Best baby monitors to shop

Using my knowledge of the tech space as well as my experience as a dad, I recommend the following baby monitors, which have different features depending on what you're looking for and how high-tech you want to go.

Best baby monitor overall: Infant Optics

Infant Optics DXR-8 Video Baby Monitor

Infant Optics' DXR-8 video monitor offers the best balance between features, price and reliability. You get a basic video screen with night vision, multiple lenses for wider angles and pan and tilt features so you can get the position just right. It has audio indicators for noise and temperature sensors, and can handle multiple cameras if you use it for more than one child. The DXR-8 has been oft-recommended for years and is what I use at home. It's not perfect, and its range is a bit shorter than some of its competitors, but I'd buy it again in a heartbeat. (In fact, I did — we purchased a second unit when we had our second child.)

Best affordable baby monitor: VTech

VTech DM221 Audio Monitor

If you aren't ready to spend over $100 on a baby monitor, VTech's audio-only monitors have the most important features at a fraction of the price: a 1,000-foot range, light-up audio indicators and a small screen that shows you signal strength and battery life.

Best range and video quality: Eufy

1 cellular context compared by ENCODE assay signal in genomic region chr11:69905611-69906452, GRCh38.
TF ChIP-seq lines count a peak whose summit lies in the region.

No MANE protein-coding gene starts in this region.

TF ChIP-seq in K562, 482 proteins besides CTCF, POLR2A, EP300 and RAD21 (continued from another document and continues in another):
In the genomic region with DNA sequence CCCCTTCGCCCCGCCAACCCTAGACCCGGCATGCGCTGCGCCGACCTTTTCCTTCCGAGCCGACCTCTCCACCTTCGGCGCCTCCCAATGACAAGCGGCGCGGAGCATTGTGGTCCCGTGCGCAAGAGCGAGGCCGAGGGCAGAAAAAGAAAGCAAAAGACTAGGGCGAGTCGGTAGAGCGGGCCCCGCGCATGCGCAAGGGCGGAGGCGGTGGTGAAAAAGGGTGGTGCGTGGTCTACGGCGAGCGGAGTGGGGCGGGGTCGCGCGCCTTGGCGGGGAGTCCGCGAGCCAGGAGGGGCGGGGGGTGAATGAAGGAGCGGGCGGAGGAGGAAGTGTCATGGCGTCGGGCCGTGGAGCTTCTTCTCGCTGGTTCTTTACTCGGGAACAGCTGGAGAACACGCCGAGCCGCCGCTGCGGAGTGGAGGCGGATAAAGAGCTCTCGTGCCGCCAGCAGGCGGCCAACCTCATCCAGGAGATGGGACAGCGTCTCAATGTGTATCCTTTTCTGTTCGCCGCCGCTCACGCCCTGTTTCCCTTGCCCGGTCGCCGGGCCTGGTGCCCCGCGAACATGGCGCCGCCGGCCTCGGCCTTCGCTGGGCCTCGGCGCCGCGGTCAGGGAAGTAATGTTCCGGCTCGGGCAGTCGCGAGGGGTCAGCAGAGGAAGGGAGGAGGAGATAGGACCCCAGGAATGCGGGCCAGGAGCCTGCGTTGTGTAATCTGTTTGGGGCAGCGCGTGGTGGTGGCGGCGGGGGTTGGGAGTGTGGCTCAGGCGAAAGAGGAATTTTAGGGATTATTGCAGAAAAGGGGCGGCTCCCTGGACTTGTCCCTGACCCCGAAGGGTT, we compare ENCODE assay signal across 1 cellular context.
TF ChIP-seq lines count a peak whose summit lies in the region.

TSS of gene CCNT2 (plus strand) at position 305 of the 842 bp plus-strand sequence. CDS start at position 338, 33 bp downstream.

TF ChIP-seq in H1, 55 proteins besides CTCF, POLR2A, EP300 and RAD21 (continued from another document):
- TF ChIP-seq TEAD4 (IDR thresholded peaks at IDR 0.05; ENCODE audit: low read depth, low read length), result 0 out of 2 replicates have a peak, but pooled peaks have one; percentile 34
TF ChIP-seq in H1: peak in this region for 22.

Eufy Security SpaceView

If you want something a bit more modern, Eufy's SpaceView monitor boasts a 5-inch 720p screen that looks much better than many of its competitors. The superior video quality is its main selling point, but many reviewers also note a longer range than competing models, plus the ever-useful pan-and-tilt and extra wide-angle lens. Eufy's track record isn't as long as Infant Optics’, though, and despite the former’s 4.3-star rating from over 5,000Amazon users, it has its detractors due to quirks regarding battery life and build quality. For that reason, both models are worth a look. If longer battery life is a concern, the Eufy SpaceView Pro offers the same features as the Eufy SpaceView with a bigger, longer-lasting battery — and therefore a little more bulk.

Best baby monitor with advanced Wi-Fi features: Nanit

Nanit Pro Complete Baby Monitoring System

There are plenty of Wi-Fi baby monitors out there, but few have advanced smart features like the Nanit Pro system. Not only does it come with a camera that can be monitored from your phone or tablet, but it can also track sleep and wake times, monitor your baby's breathing, offer insights on how your child tosses and turns around the bed and more. If you want the whole nine yards, this is it.

Best baby monitor hybrid with Wi-Fi: Motorola

Motorola Connect60 Video Monitor

Wi-Fi baby monitors allow you to see your video feed away from home and make use of other features within an app — however, many models only let you view the feed from your phone, which isn't always convenient. Motorola's Connect series uses FHSS for a more traditional handheld unit while also offering Wi-Fi viewing through the Hubble app when you want remote access. It's the best of both worlds.